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Thursday, June 3, 2004

CACI Responds to INTELWIRE Story on Sale of White House Ethics Videos

By J.M. Berger

INTELWIRE has received the following letter from CACI International, which it is reprinting here in its entirety, in the interest of giving the company full opportunity to comment on the story Contractor Named In Iraq Torture Report Also Sells Ethics Videos To White House.

Prior to publication of that story, INTELWIRE solicited comment from Darrell Heasley and Mark Hemsworth, employees of CACI Media Services, the division which produces the ethics video. Neither person responded to INTELWIRE's emails.

The email that follows was sent by James Horton of Robert Marston and Associates, a PR firm. The first section is a cover letter from Mr. Horton:

Greetings from CACI:

The attached document about the company and its employees is in response to recent articles appearing in the media concerning the company's work in Iraq. The information presented reflects the company's understanding of certain facts about the situation as of this date.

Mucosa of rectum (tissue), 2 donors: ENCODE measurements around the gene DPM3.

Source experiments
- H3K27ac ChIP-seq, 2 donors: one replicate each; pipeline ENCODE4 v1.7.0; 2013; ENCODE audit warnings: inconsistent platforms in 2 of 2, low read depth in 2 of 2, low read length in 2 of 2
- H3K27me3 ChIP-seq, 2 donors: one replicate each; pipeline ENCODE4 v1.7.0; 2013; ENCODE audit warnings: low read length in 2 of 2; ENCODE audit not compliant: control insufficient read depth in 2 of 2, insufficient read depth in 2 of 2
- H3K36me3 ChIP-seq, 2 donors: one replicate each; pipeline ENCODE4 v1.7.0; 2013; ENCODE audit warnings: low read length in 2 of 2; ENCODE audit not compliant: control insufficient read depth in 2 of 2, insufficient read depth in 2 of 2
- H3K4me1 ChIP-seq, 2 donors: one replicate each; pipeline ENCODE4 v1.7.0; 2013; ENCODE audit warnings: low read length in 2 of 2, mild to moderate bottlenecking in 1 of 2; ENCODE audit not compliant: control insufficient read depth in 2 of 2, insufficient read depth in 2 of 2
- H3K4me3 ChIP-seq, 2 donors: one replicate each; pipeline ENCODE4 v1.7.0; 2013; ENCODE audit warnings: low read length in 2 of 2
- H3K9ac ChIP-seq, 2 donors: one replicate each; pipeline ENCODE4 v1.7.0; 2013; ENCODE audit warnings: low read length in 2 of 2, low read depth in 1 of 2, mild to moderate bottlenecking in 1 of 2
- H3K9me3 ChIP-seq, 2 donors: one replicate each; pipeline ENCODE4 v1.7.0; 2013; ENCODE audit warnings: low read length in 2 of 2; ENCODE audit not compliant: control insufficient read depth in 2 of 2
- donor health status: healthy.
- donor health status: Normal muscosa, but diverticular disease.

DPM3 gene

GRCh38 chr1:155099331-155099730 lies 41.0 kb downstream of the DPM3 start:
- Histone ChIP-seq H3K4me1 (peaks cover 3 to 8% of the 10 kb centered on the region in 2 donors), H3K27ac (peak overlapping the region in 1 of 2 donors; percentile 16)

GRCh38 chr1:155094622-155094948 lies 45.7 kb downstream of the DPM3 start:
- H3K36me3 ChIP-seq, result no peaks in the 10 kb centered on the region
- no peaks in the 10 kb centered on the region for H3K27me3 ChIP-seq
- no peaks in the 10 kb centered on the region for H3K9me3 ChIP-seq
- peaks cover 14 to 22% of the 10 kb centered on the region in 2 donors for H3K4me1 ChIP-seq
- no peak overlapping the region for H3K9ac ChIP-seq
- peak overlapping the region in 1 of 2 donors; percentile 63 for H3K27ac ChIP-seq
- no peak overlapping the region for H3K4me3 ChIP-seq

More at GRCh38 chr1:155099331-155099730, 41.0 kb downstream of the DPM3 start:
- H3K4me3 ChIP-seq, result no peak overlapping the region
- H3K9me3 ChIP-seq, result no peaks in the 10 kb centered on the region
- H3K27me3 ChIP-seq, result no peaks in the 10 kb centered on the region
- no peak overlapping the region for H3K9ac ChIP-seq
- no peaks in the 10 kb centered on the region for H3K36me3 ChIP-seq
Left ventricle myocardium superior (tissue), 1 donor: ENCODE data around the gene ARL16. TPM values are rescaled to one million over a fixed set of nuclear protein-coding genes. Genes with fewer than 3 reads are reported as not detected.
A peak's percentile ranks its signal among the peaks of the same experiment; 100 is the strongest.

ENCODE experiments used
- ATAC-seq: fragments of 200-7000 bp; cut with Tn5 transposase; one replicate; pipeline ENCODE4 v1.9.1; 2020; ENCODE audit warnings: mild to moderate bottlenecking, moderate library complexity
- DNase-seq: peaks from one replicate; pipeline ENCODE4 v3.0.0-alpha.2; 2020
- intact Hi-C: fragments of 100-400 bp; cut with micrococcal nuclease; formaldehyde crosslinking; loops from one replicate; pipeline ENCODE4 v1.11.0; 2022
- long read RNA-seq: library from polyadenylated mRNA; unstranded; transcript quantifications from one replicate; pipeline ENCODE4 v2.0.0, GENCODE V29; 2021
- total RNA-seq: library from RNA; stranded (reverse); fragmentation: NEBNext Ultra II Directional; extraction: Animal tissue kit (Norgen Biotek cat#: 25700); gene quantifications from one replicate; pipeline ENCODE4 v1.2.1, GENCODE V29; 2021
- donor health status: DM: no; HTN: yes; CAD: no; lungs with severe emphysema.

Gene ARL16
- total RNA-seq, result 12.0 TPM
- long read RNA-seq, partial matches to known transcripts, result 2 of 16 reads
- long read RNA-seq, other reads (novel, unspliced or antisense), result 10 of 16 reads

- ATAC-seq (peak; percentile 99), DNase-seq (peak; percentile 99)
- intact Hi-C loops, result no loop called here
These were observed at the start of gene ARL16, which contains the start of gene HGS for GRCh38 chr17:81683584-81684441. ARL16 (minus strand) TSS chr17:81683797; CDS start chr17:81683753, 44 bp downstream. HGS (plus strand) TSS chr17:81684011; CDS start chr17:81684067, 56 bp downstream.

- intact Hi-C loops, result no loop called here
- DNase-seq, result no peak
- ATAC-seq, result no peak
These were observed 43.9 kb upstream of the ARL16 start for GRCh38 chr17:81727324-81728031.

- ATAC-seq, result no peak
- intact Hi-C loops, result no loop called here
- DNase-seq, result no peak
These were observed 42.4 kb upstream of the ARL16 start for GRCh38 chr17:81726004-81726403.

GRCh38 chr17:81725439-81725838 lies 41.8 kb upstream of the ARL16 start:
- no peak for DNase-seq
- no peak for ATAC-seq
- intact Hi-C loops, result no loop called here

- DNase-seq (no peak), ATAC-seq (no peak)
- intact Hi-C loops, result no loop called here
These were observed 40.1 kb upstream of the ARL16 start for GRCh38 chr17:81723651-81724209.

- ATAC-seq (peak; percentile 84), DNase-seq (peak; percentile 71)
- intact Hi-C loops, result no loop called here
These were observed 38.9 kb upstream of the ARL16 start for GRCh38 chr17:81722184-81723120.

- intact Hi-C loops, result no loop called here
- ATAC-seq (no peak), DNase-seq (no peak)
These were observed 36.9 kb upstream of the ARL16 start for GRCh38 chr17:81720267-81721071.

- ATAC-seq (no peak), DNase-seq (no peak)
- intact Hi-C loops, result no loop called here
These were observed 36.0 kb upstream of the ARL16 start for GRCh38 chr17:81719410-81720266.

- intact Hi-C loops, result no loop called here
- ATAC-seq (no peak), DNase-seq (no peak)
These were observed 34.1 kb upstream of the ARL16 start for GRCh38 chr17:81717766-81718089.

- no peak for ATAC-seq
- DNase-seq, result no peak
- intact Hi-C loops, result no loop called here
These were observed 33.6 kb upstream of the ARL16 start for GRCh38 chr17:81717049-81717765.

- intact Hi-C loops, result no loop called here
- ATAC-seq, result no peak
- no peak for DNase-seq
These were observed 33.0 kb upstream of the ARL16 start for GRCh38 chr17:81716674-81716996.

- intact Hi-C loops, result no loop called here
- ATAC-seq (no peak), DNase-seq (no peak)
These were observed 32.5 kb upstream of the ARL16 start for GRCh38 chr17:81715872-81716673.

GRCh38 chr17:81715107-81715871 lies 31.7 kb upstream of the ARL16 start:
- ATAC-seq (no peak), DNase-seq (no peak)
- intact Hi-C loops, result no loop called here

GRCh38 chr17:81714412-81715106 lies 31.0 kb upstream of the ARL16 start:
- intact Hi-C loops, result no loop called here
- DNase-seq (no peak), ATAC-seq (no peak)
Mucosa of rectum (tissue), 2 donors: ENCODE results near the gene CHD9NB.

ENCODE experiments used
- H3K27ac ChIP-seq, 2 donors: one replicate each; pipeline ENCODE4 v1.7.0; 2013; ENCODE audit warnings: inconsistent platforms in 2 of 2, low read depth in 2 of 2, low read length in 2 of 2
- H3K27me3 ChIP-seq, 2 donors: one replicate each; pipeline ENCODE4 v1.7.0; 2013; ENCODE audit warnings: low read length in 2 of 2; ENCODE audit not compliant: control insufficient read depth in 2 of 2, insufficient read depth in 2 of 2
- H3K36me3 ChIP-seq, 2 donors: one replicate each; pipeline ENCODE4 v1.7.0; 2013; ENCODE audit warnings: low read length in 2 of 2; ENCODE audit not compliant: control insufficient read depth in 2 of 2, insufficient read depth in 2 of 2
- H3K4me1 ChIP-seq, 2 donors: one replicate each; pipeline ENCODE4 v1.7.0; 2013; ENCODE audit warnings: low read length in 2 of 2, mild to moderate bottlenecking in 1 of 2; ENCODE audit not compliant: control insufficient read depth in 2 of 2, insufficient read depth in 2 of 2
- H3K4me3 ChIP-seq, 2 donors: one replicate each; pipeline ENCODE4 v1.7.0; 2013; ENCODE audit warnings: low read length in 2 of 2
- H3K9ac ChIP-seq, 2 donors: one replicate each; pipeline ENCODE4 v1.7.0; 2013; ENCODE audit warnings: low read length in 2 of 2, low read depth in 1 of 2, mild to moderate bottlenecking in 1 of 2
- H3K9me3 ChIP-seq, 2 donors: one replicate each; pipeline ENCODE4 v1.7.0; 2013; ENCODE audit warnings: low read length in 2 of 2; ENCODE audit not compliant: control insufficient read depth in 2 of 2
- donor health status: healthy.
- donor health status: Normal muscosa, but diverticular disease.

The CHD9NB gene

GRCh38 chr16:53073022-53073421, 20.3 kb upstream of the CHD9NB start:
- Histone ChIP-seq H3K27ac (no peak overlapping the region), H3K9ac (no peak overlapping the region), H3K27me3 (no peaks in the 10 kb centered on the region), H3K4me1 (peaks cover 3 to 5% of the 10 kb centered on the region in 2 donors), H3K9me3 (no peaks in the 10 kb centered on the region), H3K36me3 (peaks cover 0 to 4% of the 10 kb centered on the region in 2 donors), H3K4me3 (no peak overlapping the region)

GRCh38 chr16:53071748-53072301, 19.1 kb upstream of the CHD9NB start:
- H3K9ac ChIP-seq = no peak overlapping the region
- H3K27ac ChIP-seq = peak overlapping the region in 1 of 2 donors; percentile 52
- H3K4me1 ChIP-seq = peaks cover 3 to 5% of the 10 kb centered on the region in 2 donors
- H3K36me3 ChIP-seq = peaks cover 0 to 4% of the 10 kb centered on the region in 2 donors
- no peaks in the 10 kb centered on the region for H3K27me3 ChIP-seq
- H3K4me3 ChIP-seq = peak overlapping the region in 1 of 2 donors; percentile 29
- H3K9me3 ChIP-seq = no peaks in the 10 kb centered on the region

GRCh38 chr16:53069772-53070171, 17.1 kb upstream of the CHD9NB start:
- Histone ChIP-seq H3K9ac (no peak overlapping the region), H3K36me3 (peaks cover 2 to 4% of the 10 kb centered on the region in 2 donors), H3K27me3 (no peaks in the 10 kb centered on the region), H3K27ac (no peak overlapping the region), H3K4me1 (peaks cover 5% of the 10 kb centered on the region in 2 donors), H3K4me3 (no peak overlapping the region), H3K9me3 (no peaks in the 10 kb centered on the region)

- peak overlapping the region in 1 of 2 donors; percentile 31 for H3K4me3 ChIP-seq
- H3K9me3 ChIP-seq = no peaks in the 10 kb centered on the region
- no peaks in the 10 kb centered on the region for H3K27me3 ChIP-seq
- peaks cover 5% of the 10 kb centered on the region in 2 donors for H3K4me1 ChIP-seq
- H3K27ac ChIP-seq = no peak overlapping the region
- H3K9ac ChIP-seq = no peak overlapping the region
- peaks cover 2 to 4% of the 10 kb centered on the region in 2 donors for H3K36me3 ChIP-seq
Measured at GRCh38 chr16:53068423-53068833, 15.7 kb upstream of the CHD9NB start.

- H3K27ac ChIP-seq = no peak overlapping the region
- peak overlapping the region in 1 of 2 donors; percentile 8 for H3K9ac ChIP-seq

If you remain interested in the facts about CACI, we request you read the attachment and consult the company's on-line Frequently Asked Questions at to get updated information about CACI.

Thank you for your interest.

CACI Public Information Office

The attached document cited in Mr. Horton's e-mail is below. INTELWIRE stands by its story. INTELWIRE further notes that the document below takes issue with the military's own report on CACI's interrogators and not INTELWIRE's characterization of that report, or the undisputed facts reported by INTELWIRE, including that CACI is named in the report and that CACI sells ethics training videos to the White House.

RE: Company Named in Iraq Prison Torture Report Also Sells Ethics Training Videos To White House

Intelwire – 5-6-04

J. M. Berger

First of all, the company is saddened and disturbed over the photographs that appeared in the media concerning abuses at Abu Ghraib prison in Iraq. The company was also saddened by the tragic pictures of people jumping out of the windows of the World Trade Center on September 11, 2001. And the company was further saddened by the horrible pictures of American contractors' charred and mutilated bodies hung from the bridge girders in Fallujah. All these photographs and images, sadly, are part of the war on terrorism.

Secondly, there are some aspects of your article for which we would like to provide additional factual information. We believe the following information adds our perspective to CACI's work in Iraq.